Differences in response agreement by demographic characteristics have been examined in three other studies: Whereas one did not find any associations (Palen et al., 2008), two others identified problems with reliability among those with less education (Bernabe-Ortiz et al., 2008; van de Wijgert, Padian, Shiboski, & Turner, 2000). In addition, two other ACASI studies from India point to participants’ lack of experience with technology as negatively affecting agreement (Jaya et al., 2008; NIMH Collaborative HIV/STD Prevention Trial Group, 2007). It is likely that education and technological experience are related to each other, and in fact, in this sample, participants who had used a computer had significantly more years of education than those who had never used one (7.5 vs. 5.4 years, Wilcoxon-Mann-Whitney test p < .01). Therefore, in our sample, education may serve as a proxy for computer familiarity. This familiarity—still minimal in this population—may improve disclosure in ACASI and accordingly increase response agreement with FTFI. The consistent differential in agreement levels by age and educational attainment—though largely nonsignificant—is a concern and highlights a need for further studies on the process by which study participants disclose information in various interview contexts. Improved reporting in ACASI may lie in a longer rollout of computer use to build familiarity with the technology.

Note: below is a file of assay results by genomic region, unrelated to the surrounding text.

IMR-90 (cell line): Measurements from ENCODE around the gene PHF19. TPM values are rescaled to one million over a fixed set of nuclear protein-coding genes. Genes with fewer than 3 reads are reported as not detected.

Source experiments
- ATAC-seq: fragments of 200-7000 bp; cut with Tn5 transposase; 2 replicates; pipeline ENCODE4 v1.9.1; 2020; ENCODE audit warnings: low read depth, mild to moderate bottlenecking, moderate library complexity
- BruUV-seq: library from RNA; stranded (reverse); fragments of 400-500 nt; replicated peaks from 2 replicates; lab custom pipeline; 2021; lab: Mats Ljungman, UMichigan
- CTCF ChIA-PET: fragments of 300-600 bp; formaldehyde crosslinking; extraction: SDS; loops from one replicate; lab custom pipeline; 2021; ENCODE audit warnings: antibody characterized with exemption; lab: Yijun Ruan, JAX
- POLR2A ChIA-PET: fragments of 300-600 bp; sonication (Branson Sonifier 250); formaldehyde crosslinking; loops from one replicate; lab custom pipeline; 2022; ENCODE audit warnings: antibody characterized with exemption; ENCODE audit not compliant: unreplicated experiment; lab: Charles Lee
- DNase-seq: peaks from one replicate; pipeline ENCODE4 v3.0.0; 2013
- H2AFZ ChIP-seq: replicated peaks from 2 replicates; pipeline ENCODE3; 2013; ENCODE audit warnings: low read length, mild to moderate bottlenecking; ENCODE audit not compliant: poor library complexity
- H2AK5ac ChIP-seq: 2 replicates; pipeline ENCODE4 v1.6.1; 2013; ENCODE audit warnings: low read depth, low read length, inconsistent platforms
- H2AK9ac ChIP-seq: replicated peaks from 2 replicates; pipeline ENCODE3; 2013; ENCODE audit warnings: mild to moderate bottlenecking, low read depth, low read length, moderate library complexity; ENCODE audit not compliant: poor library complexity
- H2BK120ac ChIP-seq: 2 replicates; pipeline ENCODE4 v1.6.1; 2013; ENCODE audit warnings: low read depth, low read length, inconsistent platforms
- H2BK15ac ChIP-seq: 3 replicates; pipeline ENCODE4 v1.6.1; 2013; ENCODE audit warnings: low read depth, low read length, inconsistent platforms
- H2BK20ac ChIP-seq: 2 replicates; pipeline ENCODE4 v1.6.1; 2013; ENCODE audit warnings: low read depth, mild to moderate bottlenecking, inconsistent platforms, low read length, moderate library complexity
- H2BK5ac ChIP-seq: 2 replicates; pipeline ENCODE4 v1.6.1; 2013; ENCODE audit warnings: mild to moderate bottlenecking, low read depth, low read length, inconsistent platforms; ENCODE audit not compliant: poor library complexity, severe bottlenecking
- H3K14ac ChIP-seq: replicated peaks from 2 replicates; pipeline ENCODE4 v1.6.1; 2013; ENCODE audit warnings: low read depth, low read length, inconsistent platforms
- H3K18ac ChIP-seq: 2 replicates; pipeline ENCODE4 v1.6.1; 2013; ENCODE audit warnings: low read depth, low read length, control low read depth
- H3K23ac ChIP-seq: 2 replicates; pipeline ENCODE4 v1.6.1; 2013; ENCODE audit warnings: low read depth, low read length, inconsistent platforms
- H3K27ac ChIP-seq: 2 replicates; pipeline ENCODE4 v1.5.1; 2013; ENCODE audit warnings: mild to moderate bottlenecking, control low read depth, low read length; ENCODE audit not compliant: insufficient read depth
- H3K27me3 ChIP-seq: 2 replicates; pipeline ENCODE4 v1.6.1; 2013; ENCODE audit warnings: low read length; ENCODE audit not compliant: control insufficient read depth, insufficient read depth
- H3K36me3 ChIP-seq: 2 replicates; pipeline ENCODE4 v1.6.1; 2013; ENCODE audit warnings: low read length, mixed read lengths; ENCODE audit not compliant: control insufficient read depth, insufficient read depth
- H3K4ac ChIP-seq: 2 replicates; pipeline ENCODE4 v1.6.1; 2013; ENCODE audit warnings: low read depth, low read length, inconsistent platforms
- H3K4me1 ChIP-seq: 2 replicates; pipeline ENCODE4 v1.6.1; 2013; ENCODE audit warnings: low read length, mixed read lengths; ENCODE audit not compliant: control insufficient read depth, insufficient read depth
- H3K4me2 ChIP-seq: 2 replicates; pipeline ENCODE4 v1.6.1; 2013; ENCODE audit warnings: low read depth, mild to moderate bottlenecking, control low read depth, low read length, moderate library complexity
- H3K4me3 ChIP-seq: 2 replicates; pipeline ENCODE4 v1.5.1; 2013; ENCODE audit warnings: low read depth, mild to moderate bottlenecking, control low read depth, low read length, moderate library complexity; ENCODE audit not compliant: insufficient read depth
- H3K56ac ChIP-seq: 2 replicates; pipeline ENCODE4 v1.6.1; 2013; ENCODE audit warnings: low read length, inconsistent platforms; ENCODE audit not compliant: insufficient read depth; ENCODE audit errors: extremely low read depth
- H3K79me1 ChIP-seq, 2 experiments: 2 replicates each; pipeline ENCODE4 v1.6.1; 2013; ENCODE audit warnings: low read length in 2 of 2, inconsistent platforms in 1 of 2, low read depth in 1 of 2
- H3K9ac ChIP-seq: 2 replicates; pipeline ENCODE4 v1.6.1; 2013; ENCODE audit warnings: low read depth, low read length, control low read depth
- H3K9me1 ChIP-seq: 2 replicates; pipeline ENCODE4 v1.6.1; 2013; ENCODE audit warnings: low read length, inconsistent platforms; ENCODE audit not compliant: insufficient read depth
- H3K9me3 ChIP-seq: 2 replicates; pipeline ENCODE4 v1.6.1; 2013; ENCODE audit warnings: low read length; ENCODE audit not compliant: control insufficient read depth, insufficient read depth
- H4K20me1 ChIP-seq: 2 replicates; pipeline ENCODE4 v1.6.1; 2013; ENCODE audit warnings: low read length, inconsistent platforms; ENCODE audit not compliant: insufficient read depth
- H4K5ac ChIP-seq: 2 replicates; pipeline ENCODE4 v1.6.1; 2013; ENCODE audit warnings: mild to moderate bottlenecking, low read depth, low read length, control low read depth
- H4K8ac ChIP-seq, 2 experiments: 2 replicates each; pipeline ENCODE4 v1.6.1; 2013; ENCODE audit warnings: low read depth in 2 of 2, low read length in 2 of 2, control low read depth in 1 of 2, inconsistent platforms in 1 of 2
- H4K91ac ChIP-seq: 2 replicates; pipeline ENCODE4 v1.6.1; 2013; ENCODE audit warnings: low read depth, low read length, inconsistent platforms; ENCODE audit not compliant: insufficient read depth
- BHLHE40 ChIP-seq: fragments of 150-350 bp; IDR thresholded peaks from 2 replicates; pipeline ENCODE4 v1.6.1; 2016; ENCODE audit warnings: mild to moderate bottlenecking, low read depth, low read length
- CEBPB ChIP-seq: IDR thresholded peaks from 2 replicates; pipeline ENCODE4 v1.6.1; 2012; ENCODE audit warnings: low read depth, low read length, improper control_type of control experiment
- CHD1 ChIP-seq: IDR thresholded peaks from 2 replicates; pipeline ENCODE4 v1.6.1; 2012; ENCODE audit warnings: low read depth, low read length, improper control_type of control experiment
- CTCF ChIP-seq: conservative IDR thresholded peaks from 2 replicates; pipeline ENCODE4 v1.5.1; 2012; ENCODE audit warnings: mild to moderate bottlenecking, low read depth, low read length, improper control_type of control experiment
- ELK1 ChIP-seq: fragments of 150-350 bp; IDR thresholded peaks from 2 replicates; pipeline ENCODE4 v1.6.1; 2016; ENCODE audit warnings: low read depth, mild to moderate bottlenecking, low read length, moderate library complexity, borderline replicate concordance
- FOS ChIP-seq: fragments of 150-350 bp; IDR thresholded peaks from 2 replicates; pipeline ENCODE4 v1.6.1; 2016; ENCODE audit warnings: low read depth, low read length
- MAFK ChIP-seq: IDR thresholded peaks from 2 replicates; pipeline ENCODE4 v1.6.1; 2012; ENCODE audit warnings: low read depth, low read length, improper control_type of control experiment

It is clear from these data that FTFI and ACASI do not have equivalent performance characteristics. Though participants’ responses to domestic violence and the less sensitive questions bear a similar pattern of preferential reporting in FTFI, it is unlikely that inherent characteristics of the interview modes alone explain this pattern. The interplay of two sources of bias—social desirability and perceived therapeutic benefit of a response—may partially explain participants’ responses in each mode.

The high affirmative response on the less sensitive questions in FTFI could be evidence that these questions are prone to social desirability bias. To respond negatively to an interviewer may cause embarrassment, or the participant may respond on the basis of normative, idealized expectations of household decision making and spousal communication, leading them to not fully reflect on their own experience when faced with a question. In contrast, there is no emotional penalty for hesitating to respond on ACASI or in acknowledging limited involvement in these socially normative behaviors, leading to more accurate responses in ACASI.